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Gail Shister

How a ‘Married, Heterosexual, Christian mother’ and NPR Host Became a Gay Rights Ally

The record number of openly-gay Congressional candidates elected two weeks ago “should be a wake-up call, on a number of levels, that the real America can be found in lots of places,” says National Public Radio’s Michel Martin.

A self-described “married, heterosexual, Christian mother,” Martin, 53, an African American, routinely addresses gay issues, as well as those of other minorities, on “Tell Me More,” the daily news-talk show she launched in 2007.

The struggle for gay equality “is one of the most important civil rights movements of our time,” says Martin, who last week received the first Randy Shilts Award for LGBT Coverage, sponsored by the National Lesbian & Gay Journalists Association. (Full disclosure: I am a long-time member of NLGJA.)

Gay rights “is also one of the most important human rights stories of our time,” Martin adds. “I don’t understand why we wouldn’t do those stories.”

“Tell Me More” has done in-depth looks at topics ranging from gay people of faith to gays in prison to transsexual athletes. Martin’s mission, she says, is to present a diversity of perspectives within the LGBT community. “There is no one gay opinion, just like there’s no one black opinion or one Latino opinion.”

The Shilts Award was named in memory of pioneering San Francisco journalist Randy Shilts. The first reporter to cover a ‘gay beat’ for a major metro daily, he wrote three best-sellers, including the groundbreaking ‘And the Band Played On,’ about the AIDS crisis.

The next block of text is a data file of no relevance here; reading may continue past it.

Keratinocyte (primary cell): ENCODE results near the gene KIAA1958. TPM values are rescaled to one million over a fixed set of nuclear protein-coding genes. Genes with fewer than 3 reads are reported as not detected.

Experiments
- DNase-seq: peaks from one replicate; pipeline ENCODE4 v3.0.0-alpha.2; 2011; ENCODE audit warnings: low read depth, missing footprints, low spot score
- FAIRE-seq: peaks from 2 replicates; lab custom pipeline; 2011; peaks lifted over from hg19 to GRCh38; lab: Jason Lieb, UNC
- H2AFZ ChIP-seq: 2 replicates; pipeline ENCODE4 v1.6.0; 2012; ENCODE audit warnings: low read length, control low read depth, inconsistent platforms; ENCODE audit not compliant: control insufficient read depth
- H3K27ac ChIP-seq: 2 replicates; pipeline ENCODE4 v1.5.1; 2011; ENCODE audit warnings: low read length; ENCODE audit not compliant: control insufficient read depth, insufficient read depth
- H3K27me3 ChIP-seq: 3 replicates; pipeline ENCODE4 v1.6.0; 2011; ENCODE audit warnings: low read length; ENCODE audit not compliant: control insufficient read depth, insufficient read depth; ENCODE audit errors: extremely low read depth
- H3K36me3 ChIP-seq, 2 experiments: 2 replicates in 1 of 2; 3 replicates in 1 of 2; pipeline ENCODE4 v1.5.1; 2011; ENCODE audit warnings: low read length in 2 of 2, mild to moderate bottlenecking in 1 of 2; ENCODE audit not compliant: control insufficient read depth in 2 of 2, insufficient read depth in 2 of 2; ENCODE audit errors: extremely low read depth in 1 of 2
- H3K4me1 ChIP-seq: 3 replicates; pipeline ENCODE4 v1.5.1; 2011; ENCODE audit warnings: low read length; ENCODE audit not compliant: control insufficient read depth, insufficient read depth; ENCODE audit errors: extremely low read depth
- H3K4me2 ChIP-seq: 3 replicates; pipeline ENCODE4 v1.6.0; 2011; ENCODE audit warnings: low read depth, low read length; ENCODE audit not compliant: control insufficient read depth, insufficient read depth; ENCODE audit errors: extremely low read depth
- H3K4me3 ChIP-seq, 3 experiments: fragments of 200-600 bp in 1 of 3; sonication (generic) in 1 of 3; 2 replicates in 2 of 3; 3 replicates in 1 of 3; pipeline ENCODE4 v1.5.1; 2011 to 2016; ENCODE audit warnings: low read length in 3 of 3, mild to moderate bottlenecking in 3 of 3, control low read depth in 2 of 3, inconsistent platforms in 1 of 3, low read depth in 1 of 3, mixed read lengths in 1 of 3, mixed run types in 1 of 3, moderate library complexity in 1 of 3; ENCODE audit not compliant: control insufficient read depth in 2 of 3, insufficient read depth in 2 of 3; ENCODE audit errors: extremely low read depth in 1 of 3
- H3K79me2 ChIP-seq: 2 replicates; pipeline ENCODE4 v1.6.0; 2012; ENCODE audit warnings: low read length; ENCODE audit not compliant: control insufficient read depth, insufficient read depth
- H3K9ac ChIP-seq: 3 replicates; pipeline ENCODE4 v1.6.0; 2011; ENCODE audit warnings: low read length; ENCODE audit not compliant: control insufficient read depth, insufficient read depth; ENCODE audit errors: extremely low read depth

Martin was chosen as the inaugural recipient “because she goes out of her way to tell our stories, and she teaches us about aspects of our own community,” says Matthew E. Berger, co-chair of the Washington, D.C., event. “That’s unique for an ally.” Read more

Candy Crowley’s Debate Dilemma: ‘Trying to find that space between cutting off the conversation too early or letting it go too long’

Don’t look for President Obama and Mitt Romney to play “Eat the Moderator” in their rematch tomorrow night, says CNN’s Candy Crowley.

With the format a Town Hall Meeting at Hofstra, the candidates are less likely to ignore the moderator and make speeches, as they did with PBS’s beleaguered Jim Lehrer in the first debate, Crowley says.

“When you’re dealing directly with voters, you’re less likely to go on and on,” says Crowley, ‘State of the Union’ anchor and the first woman to moderate a presidential debate in 20 years. “There’s a different dynamic to it. Folks want to get a chance to talk to the guys.”

In a traditional debate format, “the president and Romney are quite happy to roll over the media,” Crowley, 63, says. “There’s no price to be paid for that.”

Lehrer was blasted from all corners for having been too passive. Crowley says he did exactly what he was supposed to do under the new debate format – allow the candidates to talk directly to each other in wide-open, 15-minute segments.

Getting the candidates to engage is not always easy, however, as Lehrer discovered. For most of the debate, Obama seemed like he was having an out-of-body experience.

“As much as Jim tried to have the men engage with each other, the bottom line is that the president didn’t want to engage with Romney,” says Crowley. “The president’s campaign said he wanted to talk to the American people directly. It appears he went in with the wrong strategy. Mitt was ready to rock and roll.”

On the other hand, if candidates become too engaged, “they look mean,” Crowley says. “They don’t